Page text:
Neuropathogenesis of acute coronavirus disease 2019

Curr Opin Neurol. 2021 Jun 1;34(3):417-422. doi: 10.1097/WCO.0000000000000944.


Purpose of review: Over the course of the coronavirus disease (COVID-19) pandemic, it has become increasingly clear that there is a high prevalence of neurological complications in people infected with severe acute respiratory syndrome coronavirus 2 (SARS-CoV-2).

Recent findings: Studies of central nervous system (CNS) tissue in brain model systems and from adults with acute SARS-CoV-2 infection have begun to uncover potential mechanisms for neurological damage during COVID-19. These studies suggest that direct viral invasion of the CNS occurs in a subset of cases but does not frequently cause overt viral meningoencephalitis. Vascular abnormalities including microvascular thrombi and endothelial activation, as well as parainfectious processes, including CNS specific immune responses, may contribute to neurological symptoms during acute SARS-CoV-2 infection.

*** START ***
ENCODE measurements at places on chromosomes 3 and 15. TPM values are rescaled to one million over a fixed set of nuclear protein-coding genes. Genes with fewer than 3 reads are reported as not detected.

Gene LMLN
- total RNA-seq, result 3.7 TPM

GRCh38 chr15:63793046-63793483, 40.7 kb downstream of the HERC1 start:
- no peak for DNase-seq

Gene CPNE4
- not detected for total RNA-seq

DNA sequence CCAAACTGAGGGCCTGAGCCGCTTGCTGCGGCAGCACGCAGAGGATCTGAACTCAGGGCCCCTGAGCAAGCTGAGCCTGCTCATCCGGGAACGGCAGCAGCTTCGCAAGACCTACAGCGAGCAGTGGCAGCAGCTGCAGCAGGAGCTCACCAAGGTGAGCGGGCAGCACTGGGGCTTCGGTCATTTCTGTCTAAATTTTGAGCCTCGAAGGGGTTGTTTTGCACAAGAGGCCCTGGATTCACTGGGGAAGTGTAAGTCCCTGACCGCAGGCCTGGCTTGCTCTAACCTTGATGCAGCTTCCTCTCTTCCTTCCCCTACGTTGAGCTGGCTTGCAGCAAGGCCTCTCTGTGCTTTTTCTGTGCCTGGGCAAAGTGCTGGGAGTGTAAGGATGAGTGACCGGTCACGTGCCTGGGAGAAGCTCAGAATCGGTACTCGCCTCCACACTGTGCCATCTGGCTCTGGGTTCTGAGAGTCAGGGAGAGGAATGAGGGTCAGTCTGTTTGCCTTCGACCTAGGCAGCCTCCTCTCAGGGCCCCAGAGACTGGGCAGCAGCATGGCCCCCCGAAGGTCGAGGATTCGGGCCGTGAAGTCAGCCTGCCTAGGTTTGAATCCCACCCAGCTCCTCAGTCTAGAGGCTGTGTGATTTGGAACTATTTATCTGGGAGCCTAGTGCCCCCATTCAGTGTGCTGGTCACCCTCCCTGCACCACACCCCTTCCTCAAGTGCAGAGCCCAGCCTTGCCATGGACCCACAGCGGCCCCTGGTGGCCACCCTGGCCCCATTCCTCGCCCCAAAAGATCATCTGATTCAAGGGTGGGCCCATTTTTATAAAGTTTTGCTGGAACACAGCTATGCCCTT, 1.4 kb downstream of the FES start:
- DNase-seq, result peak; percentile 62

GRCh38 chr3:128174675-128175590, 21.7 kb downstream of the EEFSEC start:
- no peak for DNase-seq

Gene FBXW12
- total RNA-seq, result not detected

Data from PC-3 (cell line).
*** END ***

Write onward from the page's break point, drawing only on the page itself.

Summary: Neuroimmune perturbations and vascular inflammation observed in people with COVID-19 may warrant investigation of immune-modulating interventions to ameliorate neurological complications associated with acute SARS-CoV-2 infection. These therapies may also impact the trajectory of potential long-term complications of COVID-19.

Publication types

  • Research Support, N.I.H., Extramural
  • Review

MeSH terms

  • COVID-19 / complications*
  • Humans
  • Immunotherapy
  • Nervous System Diseases / etiology*
  • Nervous System Diseases / immunology
  • Nervous System Diseases / pathology*
  • Nervous System Diseases / therapy
  • Vasculitis / etiology
  • Vasculitis / immunology